The long term objectives of the proposed research are: (a) to develop a model of the functional organization of the vertebrate visual system based on comparative data from the fields of neuroanatomy, neurophysiology and neuropsychology; (b) to apply the theories and techniques of human psychophysics and scaling, information processing and perception to the animal laboratory to make use of the powerful quantitative and analytical advantages of these methods; (c) to gain a deeper understanding of the mechanisms by which specific cells groups in the vertebrate visual system, especially those that are common to most vertebrates, process visual information; (d) to exploit certain morphological and behavioral advantages that birds offer over non-human mammalian models to investigate structure-function relationships. The ultimate goal of this research is to apply the findings to a better understanding of the human visual system with a particular view towards the amelioration of visual deficits that result from injury to its central processing mechanisms.

National Institute of Health (NIH)
National Eye Institute (NEI)
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Biopsychology Study Section (BPO)
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University of Maryland College Park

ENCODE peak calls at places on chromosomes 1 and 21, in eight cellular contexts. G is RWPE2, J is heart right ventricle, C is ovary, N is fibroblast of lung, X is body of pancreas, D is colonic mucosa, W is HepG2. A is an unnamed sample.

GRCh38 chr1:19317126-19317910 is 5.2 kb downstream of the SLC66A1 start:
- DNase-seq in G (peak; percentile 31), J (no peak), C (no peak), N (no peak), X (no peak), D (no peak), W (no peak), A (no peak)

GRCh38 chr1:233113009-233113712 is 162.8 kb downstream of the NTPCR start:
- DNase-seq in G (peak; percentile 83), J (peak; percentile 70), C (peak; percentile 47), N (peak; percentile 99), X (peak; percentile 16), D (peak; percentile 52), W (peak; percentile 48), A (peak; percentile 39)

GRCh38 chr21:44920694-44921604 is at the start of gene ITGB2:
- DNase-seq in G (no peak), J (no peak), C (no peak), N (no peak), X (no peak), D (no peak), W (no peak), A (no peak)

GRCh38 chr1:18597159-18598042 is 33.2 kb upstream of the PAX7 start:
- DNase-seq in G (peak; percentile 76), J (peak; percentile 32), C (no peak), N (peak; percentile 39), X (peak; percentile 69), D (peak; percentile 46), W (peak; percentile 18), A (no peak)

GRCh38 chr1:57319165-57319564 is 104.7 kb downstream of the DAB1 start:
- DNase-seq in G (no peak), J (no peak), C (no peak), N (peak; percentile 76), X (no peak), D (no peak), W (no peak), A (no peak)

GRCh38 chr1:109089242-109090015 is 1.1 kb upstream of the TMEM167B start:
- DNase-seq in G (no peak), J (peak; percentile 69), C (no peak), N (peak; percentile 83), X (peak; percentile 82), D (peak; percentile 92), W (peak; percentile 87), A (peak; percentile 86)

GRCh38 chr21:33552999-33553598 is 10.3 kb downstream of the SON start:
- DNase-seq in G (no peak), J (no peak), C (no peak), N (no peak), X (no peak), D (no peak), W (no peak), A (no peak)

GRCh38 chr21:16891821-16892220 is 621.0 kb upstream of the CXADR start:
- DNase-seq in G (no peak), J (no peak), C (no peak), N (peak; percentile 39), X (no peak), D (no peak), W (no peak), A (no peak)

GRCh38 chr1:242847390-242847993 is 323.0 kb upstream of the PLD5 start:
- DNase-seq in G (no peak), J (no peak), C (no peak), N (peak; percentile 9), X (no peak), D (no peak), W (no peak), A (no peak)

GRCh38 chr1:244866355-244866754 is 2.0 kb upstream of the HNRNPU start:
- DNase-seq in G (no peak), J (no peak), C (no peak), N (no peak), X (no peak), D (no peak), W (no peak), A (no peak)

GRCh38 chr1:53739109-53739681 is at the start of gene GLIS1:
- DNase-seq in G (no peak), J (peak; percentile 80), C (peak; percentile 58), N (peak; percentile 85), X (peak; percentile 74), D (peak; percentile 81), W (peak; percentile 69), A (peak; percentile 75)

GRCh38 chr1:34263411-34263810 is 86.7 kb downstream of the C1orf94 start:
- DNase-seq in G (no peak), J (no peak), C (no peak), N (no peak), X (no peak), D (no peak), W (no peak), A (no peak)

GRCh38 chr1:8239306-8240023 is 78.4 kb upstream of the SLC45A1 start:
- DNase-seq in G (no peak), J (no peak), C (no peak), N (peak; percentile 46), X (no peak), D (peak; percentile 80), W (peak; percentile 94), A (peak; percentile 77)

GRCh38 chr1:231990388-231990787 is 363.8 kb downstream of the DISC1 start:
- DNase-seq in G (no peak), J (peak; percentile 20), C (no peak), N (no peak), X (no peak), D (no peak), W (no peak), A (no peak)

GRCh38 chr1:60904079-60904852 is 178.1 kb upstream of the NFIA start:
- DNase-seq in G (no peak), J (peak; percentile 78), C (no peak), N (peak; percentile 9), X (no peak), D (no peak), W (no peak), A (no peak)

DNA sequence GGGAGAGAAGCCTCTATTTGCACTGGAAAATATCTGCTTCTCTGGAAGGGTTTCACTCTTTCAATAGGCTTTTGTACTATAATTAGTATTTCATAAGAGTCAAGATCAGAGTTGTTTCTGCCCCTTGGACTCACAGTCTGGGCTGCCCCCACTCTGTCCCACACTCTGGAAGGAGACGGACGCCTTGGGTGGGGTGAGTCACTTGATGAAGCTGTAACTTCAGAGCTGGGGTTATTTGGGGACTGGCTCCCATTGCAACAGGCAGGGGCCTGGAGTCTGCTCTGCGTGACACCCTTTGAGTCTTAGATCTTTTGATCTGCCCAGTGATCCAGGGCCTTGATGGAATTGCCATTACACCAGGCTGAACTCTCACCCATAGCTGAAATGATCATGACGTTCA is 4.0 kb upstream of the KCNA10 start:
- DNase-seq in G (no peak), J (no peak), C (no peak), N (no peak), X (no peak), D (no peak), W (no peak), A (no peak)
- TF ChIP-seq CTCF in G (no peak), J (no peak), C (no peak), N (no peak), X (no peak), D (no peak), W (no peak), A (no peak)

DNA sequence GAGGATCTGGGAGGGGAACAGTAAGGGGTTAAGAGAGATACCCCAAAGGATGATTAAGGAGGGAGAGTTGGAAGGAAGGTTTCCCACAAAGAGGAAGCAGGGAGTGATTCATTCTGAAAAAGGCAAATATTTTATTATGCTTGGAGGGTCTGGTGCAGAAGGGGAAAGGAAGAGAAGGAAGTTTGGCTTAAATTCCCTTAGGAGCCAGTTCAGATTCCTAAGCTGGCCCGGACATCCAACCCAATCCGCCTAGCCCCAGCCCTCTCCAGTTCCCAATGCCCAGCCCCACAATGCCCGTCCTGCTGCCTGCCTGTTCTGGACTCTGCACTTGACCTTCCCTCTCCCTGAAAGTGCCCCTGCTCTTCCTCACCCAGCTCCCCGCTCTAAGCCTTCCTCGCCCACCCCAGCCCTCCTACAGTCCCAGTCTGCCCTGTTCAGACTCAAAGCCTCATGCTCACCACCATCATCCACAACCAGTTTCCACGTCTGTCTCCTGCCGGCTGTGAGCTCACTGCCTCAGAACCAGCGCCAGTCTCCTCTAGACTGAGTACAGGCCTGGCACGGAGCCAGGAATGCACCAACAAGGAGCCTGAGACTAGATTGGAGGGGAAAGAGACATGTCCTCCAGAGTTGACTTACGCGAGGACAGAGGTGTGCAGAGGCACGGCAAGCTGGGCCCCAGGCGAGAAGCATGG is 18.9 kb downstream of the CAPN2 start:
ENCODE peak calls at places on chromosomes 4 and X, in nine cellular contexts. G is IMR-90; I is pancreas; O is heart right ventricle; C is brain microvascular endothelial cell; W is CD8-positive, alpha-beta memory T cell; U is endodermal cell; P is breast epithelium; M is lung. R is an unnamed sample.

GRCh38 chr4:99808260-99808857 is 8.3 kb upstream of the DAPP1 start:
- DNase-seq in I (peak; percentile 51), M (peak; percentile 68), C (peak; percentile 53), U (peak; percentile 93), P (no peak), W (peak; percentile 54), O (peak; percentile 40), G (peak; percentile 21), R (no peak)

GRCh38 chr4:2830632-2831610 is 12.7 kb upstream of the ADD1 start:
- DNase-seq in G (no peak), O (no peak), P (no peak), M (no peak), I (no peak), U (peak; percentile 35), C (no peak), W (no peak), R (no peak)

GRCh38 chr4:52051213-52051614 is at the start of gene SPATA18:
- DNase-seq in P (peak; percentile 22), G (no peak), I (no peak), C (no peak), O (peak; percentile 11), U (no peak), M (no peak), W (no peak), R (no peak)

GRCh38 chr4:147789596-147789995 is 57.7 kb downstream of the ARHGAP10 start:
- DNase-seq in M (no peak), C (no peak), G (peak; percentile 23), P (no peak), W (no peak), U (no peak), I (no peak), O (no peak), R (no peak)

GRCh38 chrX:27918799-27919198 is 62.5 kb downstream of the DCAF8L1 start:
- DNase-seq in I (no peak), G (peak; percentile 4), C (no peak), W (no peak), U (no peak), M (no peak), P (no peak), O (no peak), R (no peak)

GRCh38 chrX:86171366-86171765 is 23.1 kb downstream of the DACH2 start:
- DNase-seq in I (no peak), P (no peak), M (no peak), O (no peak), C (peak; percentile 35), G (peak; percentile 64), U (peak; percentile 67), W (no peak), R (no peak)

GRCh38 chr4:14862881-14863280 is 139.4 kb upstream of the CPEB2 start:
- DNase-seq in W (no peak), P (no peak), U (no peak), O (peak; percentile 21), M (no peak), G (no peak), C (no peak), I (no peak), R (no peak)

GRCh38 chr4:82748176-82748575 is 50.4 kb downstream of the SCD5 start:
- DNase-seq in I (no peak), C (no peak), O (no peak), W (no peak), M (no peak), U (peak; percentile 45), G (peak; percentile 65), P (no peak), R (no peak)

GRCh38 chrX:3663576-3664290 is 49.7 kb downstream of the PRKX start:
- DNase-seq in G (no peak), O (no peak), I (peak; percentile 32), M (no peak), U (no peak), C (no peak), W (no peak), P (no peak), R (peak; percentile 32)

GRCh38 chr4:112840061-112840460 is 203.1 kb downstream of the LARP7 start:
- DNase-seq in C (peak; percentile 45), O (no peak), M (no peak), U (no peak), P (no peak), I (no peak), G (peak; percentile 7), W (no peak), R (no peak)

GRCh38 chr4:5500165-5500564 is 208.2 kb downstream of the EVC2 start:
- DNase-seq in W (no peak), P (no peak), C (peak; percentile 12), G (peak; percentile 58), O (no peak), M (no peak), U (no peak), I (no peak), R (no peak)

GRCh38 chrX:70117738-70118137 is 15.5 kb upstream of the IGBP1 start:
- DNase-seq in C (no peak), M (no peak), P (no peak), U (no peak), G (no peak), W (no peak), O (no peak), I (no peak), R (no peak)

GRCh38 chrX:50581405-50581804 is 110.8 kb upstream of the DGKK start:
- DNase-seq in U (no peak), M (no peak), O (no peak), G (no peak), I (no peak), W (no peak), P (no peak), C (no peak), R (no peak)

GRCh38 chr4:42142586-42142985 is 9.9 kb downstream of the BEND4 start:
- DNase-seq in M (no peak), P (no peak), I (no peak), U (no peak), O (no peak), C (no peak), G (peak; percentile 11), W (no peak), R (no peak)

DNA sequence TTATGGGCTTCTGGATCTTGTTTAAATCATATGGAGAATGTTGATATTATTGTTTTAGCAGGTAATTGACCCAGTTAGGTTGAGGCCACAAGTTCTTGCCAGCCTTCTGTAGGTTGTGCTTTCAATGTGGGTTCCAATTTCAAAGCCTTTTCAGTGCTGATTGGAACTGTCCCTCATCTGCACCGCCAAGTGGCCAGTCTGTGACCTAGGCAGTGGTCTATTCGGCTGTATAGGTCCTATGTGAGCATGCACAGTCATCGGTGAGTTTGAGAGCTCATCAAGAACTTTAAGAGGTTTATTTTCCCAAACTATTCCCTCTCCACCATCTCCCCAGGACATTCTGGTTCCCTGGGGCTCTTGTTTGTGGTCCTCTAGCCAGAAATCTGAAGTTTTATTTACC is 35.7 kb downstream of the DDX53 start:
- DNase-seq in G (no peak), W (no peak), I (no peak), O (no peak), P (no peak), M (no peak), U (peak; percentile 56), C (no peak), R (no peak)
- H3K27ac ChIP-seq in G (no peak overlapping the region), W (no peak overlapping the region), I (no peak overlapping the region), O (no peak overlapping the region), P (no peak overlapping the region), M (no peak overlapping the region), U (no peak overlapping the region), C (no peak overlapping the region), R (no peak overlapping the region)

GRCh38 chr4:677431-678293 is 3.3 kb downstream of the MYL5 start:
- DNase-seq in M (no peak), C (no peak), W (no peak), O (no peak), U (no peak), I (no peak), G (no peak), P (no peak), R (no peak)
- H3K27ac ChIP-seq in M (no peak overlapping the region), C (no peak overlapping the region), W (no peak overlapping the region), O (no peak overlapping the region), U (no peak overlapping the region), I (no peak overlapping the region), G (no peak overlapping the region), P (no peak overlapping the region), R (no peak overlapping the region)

Schools of Arts and Sciences
College Park
United States
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Welle, Cristin G; Contreras, Diego (2016) Sensory-driven and spontaneous gamma oscillations engage distinct cortical circuitry. J Neurophysiol 115:1821-35
Denman, Daniel J; Contreras, Diego (2016) On Parallel Streams through the Mouse Dorsal Lateral Geniculate Nucleus. Front Neural Circuits 10:20
Denman, Daniel J; Contreras, Diego (2015) Complex Effects on In Vivo Visual Responses by Specific Projections from Mouse Cortical Layer 6 to Dorsal Lateral Geniculate Nucleus. J Neurosci 35:9265-80
Denman, Daniel J; Contreras, Diego (2014) The structure of pairwise correlation in mouse primary visual cortex reveals functional organization in the absence of an orientation map. Cereb Cortex 24:2707-20
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